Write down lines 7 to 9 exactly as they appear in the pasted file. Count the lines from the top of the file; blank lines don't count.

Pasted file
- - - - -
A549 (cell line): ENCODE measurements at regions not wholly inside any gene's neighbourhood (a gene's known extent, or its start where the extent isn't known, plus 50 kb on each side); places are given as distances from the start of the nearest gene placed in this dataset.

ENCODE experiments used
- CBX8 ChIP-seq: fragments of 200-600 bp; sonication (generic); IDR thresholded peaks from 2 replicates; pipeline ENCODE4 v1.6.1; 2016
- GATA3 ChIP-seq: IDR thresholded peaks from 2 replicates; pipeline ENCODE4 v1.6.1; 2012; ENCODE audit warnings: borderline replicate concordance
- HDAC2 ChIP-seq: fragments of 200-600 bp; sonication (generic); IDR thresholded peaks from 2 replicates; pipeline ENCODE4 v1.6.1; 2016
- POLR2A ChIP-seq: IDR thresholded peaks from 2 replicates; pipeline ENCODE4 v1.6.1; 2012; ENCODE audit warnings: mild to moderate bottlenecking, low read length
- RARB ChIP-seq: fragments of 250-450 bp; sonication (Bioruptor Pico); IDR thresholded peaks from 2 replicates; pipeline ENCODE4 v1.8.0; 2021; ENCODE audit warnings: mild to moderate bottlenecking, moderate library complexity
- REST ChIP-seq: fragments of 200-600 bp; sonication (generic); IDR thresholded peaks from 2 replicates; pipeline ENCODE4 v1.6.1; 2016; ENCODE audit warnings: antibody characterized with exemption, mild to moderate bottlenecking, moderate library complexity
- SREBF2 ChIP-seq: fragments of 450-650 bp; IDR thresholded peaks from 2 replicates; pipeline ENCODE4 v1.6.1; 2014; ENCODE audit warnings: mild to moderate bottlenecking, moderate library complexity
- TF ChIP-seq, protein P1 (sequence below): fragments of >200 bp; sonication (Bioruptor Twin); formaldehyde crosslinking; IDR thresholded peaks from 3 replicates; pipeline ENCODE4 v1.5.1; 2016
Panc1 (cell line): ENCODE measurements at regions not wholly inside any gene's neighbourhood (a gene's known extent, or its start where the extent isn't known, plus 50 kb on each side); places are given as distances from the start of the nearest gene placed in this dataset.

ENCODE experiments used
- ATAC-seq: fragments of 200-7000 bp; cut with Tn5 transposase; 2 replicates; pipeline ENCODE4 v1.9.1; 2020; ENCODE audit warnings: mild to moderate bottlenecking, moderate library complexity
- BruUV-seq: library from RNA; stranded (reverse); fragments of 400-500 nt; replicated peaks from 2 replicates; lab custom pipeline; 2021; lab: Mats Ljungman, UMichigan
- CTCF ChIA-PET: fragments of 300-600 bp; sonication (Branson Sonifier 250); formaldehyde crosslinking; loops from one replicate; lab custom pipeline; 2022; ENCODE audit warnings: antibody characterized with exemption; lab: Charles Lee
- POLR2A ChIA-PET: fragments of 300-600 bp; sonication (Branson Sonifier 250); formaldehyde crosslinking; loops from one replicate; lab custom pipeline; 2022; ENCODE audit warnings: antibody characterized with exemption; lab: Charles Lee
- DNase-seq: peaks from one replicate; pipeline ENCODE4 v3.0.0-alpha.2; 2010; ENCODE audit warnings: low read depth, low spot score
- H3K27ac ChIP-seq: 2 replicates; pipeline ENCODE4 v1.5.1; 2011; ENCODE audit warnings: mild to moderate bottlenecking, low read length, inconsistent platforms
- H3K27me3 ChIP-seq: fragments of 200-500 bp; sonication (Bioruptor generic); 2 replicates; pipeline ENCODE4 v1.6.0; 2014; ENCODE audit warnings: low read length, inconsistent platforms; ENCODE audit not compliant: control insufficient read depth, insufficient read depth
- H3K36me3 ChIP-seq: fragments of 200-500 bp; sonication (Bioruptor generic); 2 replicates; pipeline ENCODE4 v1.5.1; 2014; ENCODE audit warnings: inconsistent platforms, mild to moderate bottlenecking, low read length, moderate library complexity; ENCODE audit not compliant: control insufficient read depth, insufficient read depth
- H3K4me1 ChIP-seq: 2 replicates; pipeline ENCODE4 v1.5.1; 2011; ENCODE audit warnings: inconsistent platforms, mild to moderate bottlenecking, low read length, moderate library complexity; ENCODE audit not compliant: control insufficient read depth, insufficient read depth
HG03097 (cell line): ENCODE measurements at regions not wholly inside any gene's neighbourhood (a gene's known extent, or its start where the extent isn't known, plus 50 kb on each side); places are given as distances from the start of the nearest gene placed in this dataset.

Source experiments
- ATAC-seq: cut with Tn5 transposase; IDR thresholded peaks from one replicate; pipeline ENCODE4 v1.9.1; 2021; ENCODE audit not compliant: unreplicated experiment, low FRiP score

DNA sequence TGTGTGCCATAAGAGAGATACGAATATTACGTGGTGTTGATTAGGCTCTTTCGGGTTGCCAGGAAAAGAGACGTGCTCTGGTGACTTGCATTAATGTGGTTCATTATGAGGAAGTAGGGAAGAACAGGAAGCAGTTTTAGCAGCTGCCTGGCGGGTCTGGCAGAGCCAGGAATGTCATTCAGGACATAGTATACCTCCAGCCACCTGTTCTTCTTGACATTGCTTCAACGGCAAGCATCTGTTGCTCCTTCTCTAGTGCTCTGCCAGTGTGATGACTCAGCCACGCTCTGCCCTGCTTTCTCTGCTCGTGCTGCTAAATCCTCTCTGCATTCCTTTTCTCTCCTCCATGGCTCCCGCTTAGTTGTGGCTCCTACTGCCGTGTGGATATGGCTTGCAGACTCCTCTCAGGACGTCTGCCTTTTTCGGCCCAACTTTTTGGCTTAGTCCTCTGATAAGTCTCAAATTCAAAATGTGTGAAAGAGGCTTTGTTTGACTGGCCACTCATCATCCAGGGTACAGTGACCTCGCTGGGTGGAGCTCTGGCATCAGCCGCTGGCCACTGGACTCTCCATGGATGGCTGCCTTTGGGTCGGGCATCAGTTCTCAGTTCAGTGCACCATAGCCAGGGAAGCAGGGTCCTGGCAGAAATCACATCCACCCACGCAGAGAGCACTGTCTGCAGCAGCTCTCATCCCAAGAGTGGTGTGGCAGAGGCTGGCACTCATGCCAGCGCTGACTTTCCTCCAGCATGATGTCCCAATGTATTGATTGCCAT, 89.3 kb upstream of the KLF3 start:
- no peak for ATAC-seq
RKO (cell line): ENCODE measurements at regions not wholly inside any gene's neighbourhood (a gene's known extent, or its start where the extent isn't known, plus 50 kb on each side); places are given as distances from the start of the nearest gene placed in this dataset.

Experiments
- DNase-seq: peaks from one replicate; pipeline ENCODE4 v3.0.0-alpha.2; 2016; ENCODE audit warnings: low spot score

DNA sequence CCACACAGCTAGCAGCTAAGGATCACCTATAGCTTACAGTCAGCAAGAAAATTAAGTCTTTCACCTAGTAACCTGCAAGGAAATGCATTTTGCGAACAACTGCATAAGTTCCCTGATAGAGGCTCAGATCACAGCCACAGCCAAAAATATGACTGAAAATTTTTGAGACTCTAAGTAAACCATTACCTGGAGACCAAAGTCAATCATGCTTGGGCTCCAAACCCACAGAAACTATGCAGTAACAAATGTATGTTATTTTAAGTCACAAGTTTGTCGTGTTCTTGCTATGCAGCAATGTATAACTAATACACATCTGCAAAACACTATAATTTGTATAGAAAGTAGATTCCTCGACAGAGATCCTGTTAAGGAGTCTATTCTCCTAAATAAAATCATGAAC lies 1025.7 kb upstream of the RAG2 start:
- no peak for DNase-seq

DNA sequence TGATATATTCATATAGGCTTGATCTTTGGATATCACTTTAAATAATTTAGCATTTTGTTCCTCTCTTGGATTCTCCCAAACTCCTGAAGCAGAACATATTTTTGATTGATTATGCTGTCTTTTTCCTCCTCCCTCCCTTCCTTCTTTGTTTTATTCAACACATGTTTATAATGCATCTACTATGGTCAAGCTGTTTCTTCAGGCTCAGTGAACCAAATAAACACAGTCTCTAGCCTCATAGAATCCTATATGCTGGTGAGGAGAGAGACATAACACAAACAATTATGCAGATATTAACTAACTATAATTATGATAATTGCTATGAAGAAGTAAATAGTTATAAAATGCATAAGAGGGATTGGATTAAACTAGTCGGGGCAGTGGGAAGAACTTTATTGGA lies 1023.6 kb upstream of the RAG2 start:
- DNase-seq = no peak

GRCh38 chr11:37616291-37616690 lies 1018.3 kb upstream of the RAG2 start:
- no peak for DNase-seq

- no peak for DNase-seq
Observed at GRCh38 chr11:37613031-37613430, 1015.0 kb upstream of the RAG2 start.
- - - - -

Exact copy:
- RARB ChIP-seq: fragments of 250-450 bp; sonication (Bioruptor Pico); IDR thresholded peaks from 2 replicates; pipeline ENCODE4 v1.8.0; 2021; ENCODE audit warnings: mild to moderate bottlenecking, moderate library complexity
- REST ChIP-seq: fragments of 200-600 bp; sonication (generic); IDR thresholded peaks from 2 replicates; pipeline ENCODE4 v1.6.1; 2016; ENCODE audit warnings: antibody characterized with exemption, mild to moderate bottlenecking, moderate library complexity
- SREBF2 ChIP-seq: fragments of 450-650 bp; IDR thresholded peaks from 2 replicates; pipeline ENCODE4 v1.6.1; 2014; ENCODE audit warnings: mild to moderate bottlenecking, moderate library complexity